Book status: The book for this planning sequence is currently reprinting or out of print and therefore not in stock at most booksellers. If you do not already own the book, we would recommend this planning sequence as an alternative:Alternative sequence
£5.00 (inc. VAT)
KS: Lower KS2
Year Group: Year 3
Literary Theme: Overcoming Adversity
Author(s): Beverley Naidoo
Short news report, diary entry, character description, advert
Own version traditional tale
15 sessions, 3 weeks
This three-week planning sequence begins with the discovery of a bottle that contains a map and a message. After interrogating the scenario presented and writing a short news report using the present perfect tense, the children then share the first part of Cinderella of the Nile. They develop skills of inference before exploring the author’s use of literary language and the effect that this has on the reader. Suffix fixers are used to investigate abstract nouns which are then used to create an emotions graph before being woven in to a diary entry in role that also draws upon literary language from a previous session. Once the story has been read, the children sort statements about traditional Cinderella tales and statements about this version onto a Venn diagram and then go on to devise their own version of a Cinderella story complete with fable!
In this earliest-known version of Cinderella, a rosy-cheeked girl called Rhodopis is abducted by bandits from her home in Greece and enslaved in Egypt. Although she finds friends, she remains unhappy, until one day the gift of a pair of beautiful slippers leads her to the King of Egypt.
Beautifully retold by the award-winning author Beverley Naidoo, this earliest-known version of Cinderella is brought to life for the modern-day reader. Rhodopis is a Greek girl who is sold into slavery by bandits and taken to Egypt. Along the way she becomes friends with the storyteller Aesop and a host of playful animals. Her master gives her a pair of beautiful rose-red slippers, making three other servants jealous. But when Horus, the falcon, sweeps in to steal her slipper, Rhodopis has little idea that this act will lead her to the King of Egypt.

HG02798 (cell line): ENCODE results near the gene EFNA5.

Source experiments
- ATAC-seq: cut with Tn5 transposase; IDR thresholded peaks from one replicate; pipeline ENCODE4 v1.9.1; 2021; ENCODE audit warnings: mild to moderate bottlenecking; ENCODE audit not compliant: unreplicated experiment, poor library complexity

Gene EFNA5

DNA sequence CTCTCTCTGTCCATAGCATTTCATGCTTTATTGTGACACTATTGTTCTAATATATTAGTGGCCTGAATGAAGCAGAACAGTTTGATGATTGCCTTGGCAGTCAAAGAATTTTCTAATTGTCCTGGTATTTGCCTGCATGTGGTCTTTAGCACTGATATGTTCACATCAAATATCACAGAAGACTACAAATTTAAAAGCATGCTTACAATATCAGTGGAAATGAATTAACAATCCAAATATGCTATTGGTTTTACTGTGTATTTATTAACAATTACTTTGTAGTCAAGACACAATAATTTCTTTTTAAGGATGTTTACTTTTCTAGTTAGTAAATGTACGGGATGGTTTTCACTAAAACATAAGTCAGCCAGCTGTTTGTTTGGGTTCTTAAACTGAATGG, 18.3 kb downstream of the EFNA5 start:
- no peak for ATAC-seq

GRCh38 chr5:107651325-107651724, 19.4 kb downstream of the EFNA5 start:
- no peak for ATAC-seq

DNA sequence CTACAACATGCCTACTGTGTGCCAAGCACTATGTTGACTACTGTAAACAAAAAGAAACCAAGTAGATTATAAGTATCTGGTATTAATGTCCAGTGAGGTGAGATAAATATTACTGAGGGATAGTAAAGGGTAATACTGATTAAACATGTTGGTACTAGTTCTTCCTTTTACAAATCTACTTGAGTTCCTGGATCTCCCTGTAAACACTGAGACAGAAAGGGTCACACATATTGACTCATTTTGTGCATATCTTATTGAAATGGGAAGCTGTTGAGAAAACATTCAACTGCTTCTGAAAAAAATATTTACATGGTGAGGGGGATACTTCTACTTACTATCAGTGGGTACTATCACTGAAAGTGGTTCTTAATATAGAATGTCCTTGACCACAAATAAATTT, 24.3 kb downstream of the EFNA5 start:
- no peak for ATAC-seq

The first in our ‘One Story, Many Voices’ series, this ancient story of Cinderella finds its echo in fairy tales all over the world.
Traditional tales, ancient Egypt, Aesop
A Spelling Seed is available for Cinderella of the Nile.
This is a three-session spelling seed for the book Cinderella of the Nile by Beverley Naidoo. Below is the coverage from Appendix 1 of the National Curriculum 2014.
Spelling Seeds have been designed to complement the Literary Curriculum by providing weekly, contextualised sequences of sessions for the teaching of spelling that include open-ended investigations and opportunities to practise and apply within meaningful and purposeful contexts, linked (where relevant) to other areas of the curriculum and a suggestion of how to extend the investigation into home learning.
Spelling Seeds work alongside the texts within the Literary Curriculum and, as such, will also reflect the suggested number of weeks spent on a text, as well.
different, difficult, February, heard, island, often, straight
The /i/sound spelt y elsewhere than at the end of a word
Homophones and near homophonesView Cinderella of the Nile Spelling Seed
A Home Learning Branch is available for Cinderella of the Nile.
This is a Home Learning Branch for Cinderella of the Nile. These branches are designed to support home learners to access literature-based learning using a selection of books we love from the Literary Curriculum. They include purposeful writing suggestions, links to the wider curriculum so that texts can be used across other subjects, key questions as well as spelling or phonics investigations.View Cinderella of the Nile Home Learning Branch